Functional Dissection of the Nascent Polypeptide-Associated Complex in Saccharomyces cerevisiae.

Ott AK, Locher L, Koch M, Deuerling E - PLoS ONE (2015)

Halfmer formation of nacΔssbΔ knockout cells can be prevented by expression of αβ-NAC.a-i) Polysome profiles derived from wild type (wt) or mutant yeast cells. Absorbance traces at 254 nm are shown. Cells were grown to an optical density (OD600) of 0.8 in SD-Ura medium. 10 A260 units of lysates of indicated cells were loaded onto 15–45% linear sucrose gradients to isolate ribosomal fractions (40S, 60S, 80S and polysomes) as indicated by centrifugation and subsequent fractionation. Polysome profiles show: a) wt + empty vector (ev), b) ssbΔ cells + ev, c-i) nacΔssbΔ cells + ev (c), + β-NAC (d), β’-NAC (e), αΔUBAβ-NAC (f), αβ-NAC (g) + αβ’-NAC (h) and αβRRK/AAA-NAC (i) The profiles are representative for three independent experiments.
© Copyright Policy
Related In: Results  -  Collection

License
Show All Figures
getmorefigures.php?uid=PMC4664479&req=5

pone.0143457.g003: Halfmer formation of nacΔssbΔ knockout cells can be prevented by expression of αβ-NAC.a-i) Polysome profiles derived from wild type (wt) or mutant yeast cells. Absorbance traces at 254 nm are shown. Cells were grown to an optical density (OD600) of 0.8 in SD-Ura medium. 10 A260 units of lysates of indicated cells were loaded onto 15–45% linear sucrose gradients to isolate ribosomal fractions (40S, 60S, 80S and polysomes) as indicated by centrifugation and subsequent fractionation. Polysome profiles show: a) wt + empty vector (ev), b) ssbΔ cells + ev, c-i) nacΔssbΔ cells + ev (c), + β-NAC (d), β’-NAC (e), αΔUBAβ-NAC (f), αβ-NAC (g) + αβ’-NAC (h) and αβRRK/AAA-NAC (i) The profiles are representative for three independent experiments.
Mentions: Previous studies revealed that nacΔssbΔ cells show a defect in ribosome biogenesis leading to the formation of ribosomal halfmers and a reduced translational activity [18]. This defect in ribosome biogenesis can be investigated by separating total cell lysate on a sucrose gradient using ultracentrifugation and subsequent fractionation of the gradient monitoring ribosomal species by measuring the absorption at 254 nm. The peak heights of the absorption traces detected at 254 nm could be used as sensitive indicators for the levels of each ribosomal species because equal absorption units of the samples were loaded. Thereby, the shoulder in the 80S and polysome peaks of the double knockout cells represents the presence of ribosomal halfmers in such fractionation experiments (Fig 3C, arrows). Such halfmers consist of an uncomplexed 40S subunit bound to the mRNA and are typically caused by an impaired balance of 40S and 60S ribosomal subunits due to defects in the assembly of 60S particles [22, 23]. Indeed, higher levels of 40S subunits were detected in nacΔssbΔ cells compared to the wild type. Moreover, the 80S monosome and polysome peaks were significantly reduced and ribosomal halfmers were present in nacΔssbΔ cells compared to wt cells indicating the reduced translational activity (Fig 3A and 3C). As reported earlier [18], these ribosomal defects are clearly less pronounced in cells lacking only Ssb (Fig 3B).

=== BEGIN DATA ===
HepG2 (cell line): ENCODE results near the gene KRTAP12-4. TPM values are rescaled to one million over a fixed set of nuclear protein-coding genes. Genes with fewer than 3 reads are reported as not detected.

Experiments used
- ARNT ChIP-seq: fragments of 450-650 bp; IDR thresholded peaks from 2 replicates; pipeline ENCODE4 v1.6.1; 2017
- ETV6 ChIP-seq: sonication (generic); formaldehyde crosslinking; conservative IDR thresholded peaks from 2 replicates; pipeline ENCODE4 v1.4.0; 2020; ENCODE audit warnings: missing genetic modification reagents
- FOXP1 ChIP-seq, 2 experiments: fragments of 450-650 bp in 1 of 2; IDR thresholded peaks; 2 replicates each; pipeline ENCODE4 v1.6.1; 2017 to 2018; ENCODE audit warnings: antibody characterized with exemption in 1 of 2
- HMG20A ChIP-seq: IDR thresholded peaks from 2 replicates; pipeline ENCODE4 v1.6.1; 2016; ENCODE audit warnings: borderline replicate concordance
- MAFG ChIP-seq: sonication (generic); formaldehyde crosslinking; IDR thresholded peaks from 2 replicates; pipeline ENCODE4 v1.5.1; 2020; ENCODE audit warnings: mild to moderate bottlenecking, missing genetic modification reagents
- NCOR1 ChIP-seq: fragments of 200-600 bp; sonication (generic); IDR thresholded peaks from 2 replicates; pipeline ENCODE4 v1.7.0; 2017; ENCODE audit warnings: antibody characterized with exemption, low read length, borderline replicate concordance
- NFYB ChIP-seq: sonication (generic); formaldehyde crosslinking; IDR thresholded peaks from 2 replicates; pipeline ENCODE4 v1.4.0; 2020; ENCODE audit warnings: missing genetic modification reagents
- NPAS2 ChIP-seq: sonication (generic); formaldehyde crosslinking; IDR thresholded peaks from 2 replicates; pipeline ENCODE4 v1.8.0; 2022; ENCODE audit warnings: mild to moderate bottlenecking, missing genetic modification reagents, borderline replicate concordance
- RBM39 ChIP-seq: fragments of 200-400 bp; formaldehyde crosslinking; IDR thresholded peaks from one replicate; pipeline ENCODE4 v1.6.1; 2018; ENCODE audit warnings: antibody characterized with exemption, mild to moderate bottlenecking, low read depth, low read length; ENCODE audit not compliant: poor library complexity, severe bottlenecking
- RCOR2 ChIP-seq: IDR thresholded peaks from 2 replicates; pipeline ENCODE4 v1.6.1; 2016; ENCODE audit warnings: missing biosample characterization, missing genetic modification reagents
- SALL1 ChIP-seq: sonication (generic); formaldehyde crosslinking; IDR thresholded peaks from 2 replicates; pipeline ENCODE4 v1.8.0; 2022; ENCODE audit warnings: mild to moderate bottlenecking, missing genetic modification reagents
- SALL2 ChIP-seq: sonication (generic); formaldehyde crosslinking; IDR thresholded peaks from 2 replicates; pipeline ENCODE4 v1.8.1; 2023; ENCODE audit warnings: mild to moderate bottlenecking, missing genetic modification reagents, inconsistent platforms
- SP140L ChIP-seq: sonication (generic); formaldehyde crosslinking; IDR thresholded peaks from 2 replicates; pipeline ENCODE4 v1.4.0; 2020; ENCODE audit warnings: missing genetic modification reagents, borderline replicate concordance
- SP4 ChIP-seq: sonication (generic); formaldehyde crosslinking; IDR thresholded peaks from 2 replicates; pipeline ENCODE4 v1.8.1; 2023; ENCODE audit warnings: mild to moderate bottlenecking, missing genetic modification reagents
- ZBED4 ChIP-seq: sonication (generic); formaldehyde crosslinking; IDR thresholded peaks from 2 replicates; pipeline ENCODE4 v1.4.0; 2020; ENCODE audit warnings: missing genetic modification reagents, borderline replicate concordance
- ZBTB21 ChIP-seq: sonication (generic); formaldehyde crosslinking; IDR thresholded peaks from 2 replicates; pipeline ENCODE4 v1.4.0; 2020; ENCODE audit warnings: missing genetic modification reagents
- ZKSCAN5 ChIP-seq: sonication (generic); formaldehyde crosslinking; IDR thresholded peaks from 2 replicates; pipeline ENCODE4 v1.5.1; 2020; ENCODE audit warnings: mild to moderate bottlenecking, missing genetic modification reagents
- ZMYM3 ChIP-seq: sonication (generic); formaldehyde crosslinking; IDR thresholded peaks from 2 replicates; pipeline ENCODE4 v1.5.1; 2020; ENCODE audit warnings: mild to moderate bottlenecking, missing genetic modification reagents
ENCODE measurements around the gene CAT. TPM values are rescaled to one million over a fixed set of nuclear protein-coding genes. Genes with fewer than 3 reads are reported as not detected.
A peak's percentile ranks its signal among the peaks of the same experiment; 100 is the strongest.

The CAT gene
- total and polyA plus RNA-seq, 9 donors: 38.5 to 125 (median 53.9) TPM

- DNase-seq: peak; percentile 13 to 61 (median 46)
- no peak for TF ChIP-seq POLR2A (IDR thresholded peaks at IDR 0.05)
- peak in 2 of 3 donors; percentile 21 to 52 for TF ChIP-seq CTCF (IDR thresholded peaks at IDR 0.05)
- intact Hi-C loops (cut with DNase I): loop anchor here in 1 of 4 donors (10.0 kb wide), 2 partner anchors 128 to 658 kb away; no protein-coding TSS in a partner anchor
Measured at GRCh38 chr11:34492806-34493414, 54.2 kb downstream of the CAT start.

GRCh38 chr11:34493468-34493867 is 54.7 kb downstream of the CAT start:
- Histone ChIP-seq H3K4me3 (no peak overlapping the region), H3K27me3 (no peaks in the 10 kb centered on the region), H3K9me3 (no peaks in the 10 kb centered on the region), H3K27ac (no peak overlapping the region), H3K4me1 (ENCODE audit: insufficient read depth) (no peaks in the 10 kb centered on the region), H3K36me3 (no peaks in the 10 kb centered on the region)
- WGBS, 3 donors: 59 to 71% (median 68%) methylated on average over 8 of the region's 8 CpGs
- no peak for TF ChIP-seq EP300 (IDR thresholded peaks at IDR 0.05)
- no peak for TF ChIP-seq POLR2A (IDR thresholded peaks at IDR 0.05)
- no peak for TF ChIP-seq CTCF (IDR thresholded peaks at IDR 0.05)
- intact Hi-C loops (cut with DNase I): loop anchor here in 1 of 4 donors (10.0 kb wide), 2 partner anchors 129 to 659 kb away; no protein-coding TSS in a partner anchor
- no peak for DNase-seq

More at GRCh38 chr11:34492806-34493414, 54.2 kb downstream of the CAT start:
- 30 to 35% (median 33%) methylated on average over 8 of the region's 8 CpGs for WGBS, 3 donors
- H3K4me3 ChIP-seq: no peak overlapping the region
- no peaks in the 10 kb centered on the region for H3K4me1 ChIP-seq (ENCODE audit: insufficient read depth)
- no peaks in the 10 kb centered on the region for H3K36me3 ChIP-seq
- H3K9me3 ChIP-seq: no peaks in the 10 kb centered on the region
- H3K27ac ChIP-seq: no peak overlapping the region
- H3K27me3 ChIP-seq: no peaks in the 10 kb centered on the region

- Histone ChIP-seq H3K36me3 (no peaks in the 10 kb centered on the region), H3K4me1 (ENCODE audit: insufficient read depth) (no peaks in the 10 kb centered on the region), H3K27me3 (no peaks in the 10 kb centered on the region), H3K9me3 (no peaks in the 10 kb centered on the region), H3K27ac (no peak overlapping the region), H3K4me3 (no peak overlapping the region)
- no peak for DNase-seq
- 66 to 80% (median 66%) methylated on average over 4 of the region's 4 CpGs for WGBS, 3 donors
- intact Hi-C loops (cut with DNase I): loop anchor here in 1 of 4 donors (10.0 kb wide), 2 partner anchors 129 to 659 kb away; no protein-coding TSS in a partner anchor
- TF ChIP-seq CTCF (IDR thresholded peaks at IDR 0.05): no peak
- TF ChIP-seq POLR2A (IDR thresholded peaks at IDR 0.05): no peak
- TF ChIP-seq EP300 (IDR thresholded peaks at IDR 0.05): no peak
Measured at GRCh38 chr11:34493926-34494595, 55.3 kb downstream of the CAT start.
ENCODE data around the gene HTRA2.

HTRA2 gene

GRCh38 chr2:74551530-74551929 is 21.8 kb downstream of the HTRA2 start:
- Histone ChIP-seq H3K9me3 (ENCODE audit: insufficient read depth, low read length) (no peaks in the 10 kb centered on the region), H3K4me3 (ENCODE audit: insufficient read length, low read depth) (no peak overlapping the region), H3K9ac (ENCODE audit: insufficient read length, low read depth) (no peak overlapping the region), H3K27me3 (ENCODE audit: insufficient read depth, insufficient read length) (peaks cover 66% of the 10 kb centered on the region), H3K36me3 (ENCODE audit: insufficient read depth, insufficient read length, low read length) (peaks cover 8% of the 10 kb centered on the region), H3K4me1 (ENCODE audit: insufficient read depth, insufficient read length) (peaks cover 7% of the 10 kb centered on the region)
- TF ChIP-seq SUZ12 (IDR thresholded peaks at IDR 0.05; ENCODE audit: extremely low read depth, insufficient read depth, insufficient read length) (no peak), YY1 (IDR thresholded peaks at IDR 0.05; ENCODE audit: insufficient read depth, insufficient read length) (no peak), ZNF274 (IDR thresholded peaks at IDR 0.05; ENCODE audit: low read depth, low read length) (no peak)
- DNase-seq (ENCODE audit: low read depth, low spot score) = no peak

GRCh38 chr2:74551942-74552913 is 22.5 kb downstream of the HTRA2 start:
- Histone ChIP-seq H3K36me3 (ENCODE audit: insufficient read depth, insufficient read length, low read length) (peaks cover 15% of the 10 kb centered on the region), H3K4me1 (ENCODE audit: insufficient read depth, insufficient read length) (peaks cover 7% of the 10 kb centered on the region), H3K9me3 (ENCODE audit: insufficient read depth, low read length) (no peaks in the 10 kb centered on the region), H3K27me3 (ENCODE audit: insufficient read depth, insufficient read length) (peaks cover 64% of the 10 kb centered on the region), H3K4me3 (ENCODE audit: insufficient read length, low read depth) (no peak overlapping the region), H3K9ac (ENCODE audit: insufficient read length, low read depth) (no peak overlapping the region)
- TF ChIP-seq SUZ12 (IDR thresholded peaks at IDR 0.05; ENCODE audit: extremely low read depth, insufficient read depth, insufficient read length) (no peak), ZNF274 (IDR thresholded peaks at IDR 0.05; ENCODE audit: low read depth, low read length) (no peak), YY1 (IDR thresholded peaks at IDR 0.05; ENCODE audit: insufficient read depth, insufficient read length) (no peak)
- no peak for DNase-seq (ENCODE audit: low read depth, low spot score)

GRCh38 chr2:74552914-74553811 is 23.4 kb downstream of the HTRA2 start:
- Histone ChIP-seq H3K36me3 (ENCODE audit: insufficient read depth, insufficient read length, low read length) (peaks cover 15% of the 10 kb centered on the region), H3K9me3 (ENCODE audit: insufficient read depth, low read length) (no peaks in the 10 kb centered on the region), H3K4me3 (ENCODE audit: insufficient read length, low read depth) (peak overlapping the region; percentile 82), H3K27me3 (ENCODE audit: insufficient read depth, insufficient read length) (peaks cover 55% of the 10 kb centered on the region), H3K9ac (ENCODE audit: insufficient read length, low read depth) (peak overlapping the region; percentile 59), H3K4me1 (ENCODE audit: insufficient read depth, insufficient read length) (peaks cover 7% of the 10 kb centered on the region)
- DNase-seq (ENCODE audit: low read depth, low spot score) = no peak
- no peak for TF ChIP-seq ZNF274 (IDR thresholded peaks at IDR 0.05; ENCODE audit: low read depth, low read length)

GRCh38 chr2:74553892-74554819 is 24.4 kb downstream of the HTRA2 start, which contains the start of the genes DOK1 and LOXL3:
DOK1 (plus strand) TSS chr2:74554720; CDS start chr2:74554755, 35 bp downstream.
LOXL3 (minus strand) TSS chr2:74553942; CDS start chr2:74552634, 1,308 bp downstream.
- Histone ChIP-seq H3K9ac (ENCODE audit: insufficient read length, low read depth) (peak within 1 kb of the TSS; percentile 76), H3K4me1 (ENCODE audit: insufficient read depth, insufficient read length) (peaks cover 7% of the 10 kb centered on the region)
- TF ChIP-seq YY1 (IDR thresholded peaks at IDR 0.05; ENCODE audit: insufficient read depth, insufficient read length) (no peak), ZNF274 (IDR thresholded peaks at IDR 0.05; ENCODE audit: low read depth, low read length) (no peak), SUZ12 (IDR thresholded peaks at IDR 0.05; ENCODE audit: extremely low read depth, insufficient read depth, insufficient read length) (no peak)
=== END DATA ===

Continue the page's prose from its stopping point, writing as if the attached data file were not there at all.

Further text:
Bottom Line: While loss of NAC does not cause phenotypic changes in yeast, the simultaneous deletion of genes coding for NAC and the chaperone Ssb (nacΔssbΔ) leads to strongly aggravated defects compared to cells lacking only Ssb, including impaired growth on plates containing L-canavanine or hygromycin B, aggregation of newly synthesized proteins and a reduced translational activity due to ribosome biogenesis defects.Expression of individual β-NAC, β'-NAC or α-NAC subunits as well as αβ'-NAC ameliorated protein aggregation in nacΔssbΔ cells to different extents while only β-NAC was able to restore growth defects suggesting chaperoning activities for β-NAC sufficient to decrease the sensitivity of nacΔssbΔ cells against L-canavanine or hygromycin B.Interestingly, deletion of the ubiquitin-associated (UBA)-domain of the α-NAC subunit strongly enhanced the aggregation preventing activity of αβ-NAC pointing to a negative regulatory role of this domain for the NAC chaperone activity in vivo.

View Article: PubMed Central - PubMed

Affiliation: Molecular Microbiology, Department of Biology, University of Konstanz, 78457, Konstanz, Germany.

ABSTRACT
Both the yeast nascent polypeptide-associated complex (NAC) and the Hsp40/70-based chaperone system RAC-Ssb are systems tethered to the ribosome to assist cotranslational processes such as folding of nascent polypeptides. While loss of NAC does not cause phenotypic changes in yeast, the simultaneous deletion of genes coding for NAC and the chaperone Ssb (nacΔssbΔ) leads to strongly aggravated defects compared to cells lacking only Ssb, including impaired growth on plates containing L-canavanine or hygromycin B, aggregation of newly synthesized proteins and a reduced translational activity due to ribosome biogenesis defects. In this study, we dissected the functional properties of the individual NAC-subunits (α-NAC, β-NAC and β'-NAC) and of different NAC heterodimers found in yeast (αβ-NAC and αβ'-NAC) by analyzing their capability to complement the pleiotropic phenotype of nacΔssbΔ cells. We show that the abundant heterodimer αβ-NAC but not its paralogue αβ'-NAC is able to suppress all phenotypic defects of nacΔssbΔ cells including global protein aggregation as well as translation and growth deficiencies. This suggests that αβ-NAC and αβ'-NAC are functionally distinct from each other. The function of αβ-NAC strictly depends on its ribosome association and on its high level of expression. Expression of individual β-NAC, β'-NAC or α-NAC subunits as well as αβ'-NAC ameliorated protein aggregation in nacΔssbΔ cells to different extents while only β-NAC was able to restore growth defects suggesting chaperoning activities for β-NAC sufficient to decrease the sensitivity of nacΔssbΔ cells against L-canavanine or hygromycin B. Interestingly, deletion of the ubiquitin-associated (UBA)-domain of the α-NAC subunit strongly enhanced the aggregation preventing activity of αβ-NAC pointing to a negative regulatory role of this domain for the NAC chaperone activity in vivo.

Show MeSH
Related in: MedlinePlus